Plunge a little deeper, however, and the quality of Full Pipe itself soon begins to clog up the perfect plan. It doesn't happen

right away, as the game swells from a delightfully simple premise to a deceptively complex design, and has undeniable

charm oozing out of every seal and gasket. Unfortunately, the experience quickly sinks under an endless stream of illogical

puzzles, and with virtually nothing in the way of story to keep it afloat, much of the enjoyment is ultimately sucked down

the drain for good.

Of course, there are those who might argue that Full Pipe qualifies more as a puzzle game than an adventure in the first

place, though that distinction seems unnecessarily restrictive. Nevertheless, the game does forsake many of the genre's

conventions, stripping the gameplay down to its core basics without any pretense of characterization and plot.

Full Pipe, subtitled (total flue) in the Steam version, begins with a scene of the nameless protagonist sleeping soundly until

a monstrous hand emerges from under the bed to snatch one of his slippers and disappear back to the depths. Upon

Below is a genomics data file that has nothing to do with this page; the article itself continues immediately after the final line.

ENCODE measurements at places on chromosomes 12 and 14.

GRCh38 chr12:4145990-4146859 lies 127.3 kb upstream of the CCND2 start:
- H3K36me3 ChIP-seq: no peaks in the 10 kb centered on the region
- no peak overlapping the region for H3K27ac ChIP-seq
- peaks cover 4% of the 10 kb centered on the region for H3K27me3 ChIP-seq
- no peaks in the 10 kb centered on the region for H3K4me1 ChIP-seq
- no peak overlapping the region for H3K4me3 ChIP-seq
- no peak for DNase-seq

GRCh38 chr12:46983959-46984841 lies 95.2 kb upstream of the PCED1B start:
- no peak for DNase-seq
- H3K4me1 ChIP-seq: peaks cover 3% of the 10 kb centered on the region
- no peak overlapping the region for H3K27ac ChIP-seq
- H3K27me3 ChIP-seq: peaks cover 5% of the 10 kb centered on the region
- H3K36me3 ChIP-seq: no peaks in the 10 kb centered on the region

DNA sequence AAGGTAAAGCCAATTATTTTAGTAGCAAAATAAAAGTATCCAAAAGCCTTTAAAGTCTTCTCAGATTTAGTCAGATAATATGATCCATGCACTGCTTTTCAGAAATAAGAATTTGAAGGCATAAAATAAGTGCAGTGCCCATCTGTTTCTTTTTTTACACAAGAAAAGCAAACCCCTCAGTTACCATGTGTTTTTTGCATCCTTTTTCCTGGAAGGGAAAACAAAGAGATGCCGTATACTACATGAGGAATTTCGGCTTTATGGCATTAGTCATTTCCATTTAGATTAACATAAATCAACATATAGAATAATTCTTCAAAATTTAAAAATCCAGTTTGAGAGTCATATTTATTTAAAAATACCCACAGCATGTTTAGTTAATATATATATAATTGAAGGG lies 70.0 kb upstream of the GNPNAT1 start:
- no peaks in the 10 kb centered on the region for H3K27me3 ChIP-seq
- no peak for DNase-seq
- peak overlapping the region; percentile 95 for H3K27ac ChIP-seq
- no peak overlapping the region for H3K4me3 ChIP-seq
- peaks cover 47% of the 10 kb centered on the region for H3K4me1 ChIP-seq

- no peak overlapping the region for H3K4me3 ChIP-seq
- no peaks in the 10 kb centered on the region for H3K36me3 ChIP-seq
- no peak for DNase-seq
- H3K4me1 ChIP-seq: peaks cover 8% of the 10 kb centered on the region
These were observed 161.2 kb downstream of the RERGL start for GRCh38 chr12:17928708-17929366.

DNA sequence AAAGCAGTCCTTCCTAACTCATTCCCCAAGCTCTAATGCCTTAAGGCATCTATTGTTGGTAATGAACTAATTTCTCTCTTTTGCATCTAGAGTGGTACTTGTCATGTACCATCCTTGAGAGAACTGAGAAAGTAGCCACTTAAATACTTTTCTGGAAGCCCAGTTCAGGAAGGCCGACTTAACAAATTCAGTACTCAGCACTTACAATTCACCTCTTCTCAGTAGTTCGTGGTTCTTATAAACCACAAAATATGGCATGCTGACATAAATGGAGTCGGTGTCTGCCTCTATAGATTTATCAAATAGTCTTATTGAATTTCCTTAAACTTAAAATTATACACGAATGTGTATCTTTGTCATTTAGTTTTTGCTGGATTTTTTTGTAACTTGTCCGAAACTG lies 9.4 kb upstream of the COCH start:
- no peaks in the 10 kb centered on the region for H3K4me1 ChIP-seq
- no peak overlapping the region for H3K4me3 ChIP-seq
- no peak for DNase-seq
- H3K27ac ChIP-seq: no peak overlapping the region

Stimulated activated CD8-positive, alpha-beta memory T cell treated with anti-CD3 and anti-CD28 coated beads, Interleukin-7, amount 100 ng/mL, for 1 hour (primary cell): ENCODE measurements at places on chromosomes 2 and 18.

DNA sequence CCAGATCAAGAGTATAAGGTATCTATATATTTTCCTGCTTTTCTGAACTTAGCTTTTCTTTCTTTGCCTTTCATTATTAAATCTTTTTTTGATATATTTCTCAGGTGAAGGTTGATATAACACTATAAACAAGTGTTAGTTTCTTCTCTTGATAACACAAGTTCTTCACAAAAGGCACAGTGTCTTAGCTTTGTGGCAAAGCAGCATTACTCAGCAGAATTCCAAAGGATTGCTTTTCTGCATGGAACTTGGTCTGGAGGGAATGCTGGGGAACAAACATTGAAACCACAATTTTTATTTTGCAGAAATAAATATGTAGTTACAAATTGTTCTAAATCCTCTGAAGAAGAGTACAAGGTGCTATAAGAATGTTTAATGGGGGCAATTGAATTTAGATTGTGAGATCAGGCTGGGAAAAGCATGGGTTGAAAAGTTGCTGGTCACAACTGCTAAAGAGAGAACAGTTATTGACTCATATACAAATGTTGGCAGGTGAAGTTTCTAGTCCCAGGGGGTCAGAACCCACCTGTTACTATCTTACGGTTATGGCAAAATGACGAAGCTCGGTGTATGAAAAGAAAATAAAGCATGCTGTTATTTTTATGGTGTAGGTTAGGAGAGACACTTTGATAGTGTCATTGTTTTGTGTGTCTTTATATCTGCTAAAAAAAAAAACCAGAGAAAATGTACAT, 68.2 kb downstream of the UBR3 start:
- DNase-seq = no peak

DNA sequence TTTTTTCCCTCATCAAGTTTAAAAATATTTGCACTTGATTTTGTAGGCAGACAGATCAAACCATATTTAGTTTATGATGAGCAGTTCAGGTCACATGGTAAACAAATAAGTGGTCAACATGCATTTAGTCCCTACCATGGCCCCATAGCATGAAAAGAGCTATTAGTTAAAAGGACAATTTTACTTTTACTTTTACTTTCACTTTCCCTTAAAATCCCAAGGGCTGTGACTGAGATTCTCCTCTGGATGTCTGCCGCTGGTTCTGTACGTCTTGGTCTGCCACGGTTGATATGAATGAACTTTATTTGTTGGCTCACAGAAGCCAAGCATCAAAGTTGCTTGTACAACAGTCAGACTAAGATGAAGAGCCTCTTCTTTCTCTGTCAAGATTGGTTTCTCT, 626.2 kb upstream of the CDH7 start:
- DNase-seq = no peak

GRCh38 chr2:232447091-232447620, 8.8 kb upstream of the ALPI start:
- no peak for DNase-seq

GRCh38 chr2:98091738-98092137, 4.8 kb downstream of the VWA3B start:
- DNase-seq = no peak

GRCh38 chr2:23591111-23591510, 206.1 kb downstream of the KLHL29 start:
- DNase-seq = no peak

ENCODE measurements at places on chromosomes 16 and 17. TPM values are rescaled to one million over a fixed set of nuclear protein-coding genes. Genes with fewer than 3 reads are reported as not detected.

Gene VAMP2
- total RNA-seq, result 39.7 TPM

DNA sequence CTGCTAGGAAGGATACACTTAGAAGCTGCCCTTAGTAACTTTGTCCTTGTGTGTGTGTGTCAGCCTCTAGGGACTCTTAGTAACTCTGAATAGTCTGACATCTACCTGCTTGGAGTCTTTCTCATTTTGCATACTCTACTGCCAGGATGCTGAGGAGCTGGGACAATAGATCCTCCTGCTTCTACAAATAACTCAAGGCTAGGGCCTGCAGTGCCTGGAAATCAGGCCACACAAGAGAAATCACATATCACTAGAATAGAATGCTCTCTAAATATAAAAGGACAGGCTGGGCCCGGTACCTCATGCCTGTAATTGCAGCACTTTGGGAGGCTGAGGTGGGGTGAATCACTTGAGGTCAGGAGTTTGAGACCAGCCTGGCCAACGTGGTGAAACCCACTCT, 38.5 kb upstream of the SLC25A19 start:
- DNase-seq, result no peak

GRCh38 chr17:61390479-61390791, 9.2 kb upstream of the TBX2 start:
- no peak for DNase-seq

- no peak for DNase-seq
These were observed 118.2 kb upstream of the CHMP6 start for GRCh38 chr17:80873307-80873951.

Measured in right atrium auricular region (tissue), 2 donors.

awakening, our hero — a rotund little bald fellow who looks something like a Mr. Potato Head with a disproportioned coil

on his back — discovers the theft and decides to pursue the shoe down a giant hole beneath his room. That's right, there'll

be no saving the world or exposing grand conspiracies in this game. Following footwear is what it's all about.

Actually, even that's not true for long, as the slipper is found immediately, depriving the game of its one tangible

motivation. Instead, the singular abstract goal becomes finding a way back to the surface. Doing so will require working

your way through eight levels of a subterranean sewer-like world consisting of 36 different "cells", each connected by a

series of pipes and elevators. Naturally (or in this case, quite unnaturally), many of these passages are inaccessible at first,

blocked by the various denizens of the deep and requiring you to solve puzzles or succeed at mini-games in order to

advance.

In some ways, gameplay in Full Pipe is reminiscent of Samorost or the Goblins games of old, presenting a series of

individual challenges in what is essentially a mental obstacle course. But while those games continually push the player